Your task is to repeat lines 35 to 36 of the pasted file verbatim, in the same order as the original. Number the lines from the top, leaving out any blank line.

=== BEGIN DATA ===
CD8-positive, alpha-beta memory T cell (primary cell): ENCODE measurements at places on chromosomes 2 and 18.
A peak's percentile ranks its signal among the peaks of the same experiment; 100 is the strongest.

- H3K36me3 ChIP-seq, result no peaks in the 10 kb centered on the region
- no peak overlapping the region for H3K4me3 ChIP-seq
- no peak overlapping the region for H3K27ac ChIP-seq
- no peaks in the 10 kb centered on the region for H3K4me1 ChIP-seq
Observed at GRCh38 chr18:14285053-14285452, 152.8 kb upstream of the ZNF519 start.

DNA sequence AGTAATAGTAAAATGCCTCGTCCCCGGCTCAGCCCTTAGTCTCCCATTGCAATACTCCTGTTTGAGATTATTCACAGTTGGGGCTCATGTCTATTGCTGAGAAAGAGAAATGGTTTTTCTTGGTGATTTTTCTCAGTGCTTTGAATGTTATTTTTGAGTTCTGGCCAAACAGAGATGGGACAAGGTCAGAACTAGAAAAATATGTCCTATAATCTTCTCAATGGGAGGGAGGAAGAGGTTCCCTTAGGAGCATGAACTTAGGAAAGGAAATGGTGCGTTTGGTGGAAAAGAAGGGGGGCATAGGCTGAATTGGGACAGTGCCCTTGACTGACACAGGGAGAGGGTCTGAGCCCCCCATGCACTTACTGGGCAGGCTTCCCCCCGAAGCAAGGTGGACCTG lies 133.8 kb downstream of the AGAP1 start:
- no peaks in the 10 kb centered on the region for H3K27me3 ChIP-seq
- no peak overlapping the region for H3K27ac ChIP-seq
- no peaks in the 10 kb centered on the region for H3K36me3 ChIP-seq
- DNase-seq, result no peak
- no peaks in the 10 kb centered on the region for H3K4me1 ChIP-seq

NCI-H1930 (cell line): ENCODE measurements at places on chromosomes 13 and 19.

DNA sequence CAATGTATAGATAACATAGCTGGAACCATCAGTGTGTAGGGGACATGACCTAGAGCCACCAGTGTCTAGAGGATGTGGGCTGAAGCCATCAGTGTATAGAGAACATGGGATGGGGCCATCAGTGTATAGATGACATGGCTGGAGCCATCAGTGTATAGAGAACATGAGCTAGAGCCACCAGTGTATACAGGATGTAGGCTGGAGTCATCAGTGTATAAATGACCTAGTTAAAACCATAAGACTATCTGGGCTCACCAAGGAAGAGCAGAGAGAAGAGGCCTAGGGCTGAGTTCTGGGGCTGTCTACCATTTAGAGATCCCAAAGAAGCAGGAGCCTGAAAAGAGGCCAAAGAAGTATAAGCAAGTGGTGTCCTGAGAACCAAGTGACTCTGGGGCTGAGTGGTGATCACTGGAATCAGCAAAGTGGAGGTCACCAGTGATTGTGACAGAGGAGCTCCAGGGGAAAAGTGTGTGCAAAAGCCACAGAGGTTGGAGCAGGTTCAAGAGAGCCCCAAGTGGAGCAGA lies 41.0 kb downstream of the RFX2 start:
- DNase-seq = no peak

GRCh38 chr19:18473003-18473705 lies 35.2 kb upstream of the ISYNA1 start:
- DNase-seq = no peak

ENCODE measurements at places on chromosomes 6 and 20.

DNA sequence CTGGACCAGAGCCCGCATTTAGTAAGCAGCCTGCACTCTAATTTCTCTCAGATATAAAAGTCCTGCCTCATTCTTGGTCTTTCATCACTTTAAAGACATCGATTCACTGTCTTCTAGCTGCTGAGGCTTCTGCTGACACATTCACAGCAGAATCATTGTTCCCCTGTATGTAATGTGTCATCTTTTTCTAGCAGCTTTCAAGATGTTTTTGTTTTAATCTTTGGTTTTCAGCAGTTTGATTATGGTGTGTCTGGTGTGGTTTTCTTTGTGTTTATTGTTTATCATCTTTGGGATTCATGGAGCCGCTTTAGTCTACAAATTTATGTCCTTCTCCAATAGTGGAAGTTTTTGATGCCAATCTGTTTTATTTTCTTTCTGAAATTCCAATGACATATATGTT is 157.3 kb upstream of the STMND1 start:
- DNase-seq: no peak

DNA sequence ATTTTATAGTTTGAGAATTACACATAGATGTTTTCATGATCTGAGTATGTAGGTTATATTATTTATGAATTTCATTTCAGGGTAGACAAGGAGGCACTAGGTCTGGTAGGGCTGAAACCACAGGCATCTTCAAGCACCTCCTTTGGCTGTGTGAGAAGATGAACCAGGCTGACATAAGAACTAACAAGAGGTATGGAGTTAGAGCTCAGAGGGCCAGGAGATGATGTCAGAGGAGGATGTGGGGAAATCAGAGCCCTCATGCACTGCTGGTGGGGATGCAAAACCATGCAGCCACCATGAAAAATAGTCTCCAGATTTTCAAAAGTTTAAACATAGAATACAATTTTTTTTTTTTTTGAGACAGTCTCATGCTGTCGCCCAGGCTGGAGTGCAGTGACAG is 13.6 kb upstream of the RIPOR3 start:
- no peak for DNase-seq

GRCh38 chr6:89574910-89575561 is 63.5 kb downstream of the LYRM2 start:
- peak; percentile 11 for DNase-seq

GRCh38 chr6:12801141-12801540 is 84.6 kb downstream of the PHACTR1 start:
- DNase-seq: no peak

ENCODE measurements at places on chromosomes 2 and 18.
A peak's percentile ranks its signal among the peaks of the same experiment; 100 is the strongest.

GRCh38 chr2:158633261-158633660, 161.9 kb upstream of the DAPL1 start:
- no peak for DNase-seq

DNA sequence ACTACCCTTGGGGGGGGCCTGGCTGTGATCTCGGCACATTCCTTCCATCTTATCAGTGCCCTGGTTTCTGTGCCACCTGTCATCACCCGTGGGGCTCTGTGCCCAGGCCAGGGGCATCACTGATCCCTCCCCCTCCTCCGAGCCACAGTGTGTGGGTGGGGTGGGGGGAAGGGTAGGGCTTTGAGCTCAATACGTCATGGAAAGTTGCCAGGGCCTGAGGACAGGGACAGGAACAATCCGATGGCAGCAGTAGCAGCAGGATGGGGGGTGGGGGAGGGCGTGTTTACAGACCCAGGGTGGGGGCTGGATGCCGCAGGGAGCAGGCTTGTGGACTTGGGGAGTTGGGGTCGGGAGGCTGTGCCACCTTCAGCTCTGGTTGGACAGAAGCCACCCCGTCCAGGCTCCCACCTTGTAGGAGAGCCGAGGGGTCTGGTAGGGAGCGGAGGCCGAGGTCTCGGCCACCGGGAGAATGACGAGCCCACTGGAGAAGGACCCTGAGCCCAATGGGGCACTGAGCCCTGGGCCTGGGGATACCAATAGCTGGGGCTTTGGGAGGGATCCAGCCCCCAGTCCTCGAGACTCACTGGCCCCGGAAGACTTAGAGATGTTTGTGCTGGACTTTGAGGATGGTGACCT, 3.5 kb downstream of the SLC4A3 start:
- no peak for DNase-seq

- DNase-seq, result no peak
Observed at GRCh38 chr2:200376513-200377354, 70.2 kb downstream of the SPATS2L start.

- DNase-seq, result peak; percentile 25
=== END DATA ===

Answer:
Observed at GRCh38 chr2:200376513-200377354, 70.2 kb downstream of the SPATS2L start.

- DNase-seq, result peak; percentile 25